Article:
But if opposition activists are hoping Krasnodar’s demographics and relative prosperity mean their politics receive a warmer welcome, they are facing an uphill struggle. The south as a whole is a stronghold for the governing United Russia faction, and its candidates attracted nearly 60% of all ballots at the last legislative elections in 2016. Openly endorsed by President Vladimir Putin, the party of power is relying on residents in places like this to turn out in high numbers to again secure their super-majority in the State Duma, allowing constitutional reforms to be passed without borrowing votes from other groupings.

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The signs in the lead-up to polling day haven’t been encouraging for United Russia, with indicators suggesting support has fallen well below where it was the last time around. Boris Makarenko, the president of the Moscow-based Center for Political Technologies, says that electoral mathematics “guarantee it a simple majority,” but that United Russia’s absolute hold on power could be called into doubt.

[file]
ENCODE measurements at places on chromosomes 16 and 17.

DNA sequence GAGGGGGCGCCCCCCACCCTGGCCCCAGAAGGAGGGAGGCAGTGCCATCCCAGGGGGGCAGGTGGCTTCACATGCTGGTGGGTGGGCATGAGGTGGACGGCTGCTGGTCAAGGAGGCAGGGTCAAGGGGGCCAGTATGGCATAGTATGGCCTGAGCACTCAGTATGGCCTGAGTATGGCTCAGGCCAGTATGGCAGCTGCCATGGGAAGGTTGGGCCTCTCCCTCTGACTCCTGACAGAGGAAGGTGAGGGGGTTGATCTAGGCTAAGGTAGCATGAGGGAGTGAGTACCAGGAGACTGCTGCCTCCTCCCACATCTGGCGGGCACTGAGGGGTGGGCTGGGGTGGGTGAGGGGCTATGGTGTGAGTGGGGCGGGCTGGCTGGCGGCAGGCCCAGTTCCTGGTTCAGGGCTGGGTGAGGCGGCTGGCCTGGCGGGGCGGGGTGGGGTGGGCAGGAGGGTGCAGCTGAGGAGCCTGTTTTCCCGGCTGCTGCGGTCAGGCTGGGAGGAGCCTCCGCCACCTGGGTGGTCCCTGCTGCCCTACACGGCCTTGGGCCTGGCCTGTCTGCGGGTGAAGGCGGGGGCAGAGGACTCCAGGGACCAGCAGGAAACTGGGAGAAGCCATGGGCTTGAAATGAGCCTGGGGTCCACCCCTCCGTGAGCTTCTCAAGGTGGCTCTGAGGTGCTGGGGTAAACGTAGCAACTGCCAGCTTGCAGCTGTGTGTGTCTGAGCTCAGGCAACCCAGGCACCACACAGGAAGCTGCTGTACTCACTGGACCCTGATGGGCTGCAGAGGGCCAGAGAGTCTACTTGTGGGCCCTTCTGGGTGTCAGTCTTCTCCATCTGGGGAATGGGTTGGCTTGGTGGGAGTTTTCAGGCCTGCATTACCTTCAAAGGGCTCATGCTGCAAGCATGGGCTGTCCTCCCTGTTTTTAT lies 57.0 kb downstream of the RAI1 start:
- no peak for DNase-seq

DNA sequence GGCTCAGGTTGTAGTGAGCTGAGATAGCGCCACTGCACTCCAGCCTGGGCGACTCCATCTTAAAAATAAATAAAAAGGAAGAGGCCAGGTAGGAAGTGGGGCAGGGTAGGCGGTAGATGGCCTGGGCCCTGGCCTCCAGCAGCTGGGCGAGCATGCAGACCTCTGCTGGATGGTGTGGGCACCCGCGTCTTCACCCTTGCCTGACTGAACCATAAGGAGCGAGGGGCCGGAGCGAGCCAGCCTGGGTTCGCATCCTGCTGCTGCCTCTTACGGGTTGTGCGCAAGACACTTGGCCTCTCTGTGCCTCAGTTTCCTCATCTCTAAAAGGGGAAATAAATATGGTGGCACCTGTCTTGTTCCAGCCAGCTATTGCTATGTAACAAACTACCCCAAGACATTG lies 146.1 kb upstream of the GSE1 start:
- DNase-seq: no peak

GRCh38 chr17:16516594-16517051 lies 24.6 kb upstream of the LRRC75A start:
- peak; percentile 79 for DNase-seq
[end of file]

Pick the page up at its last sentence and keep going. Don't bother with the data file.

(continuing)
Opposing candidates smell blood, and none more so than the Communist Party (KPRF) ‒ the successor to the entity of the same name that ruled the Soviet Union from revolution to collapse. Its supporters say its popularity is now almost level with United Russia, and their sights are set on a big win this time around, exploiting frustrations over slow wage growth, rising prices and often-unpopular Covid-19 restrictions. The party’s rallying cry, plastered over billboards, has become “Russia needs a vaccine against capitalism.”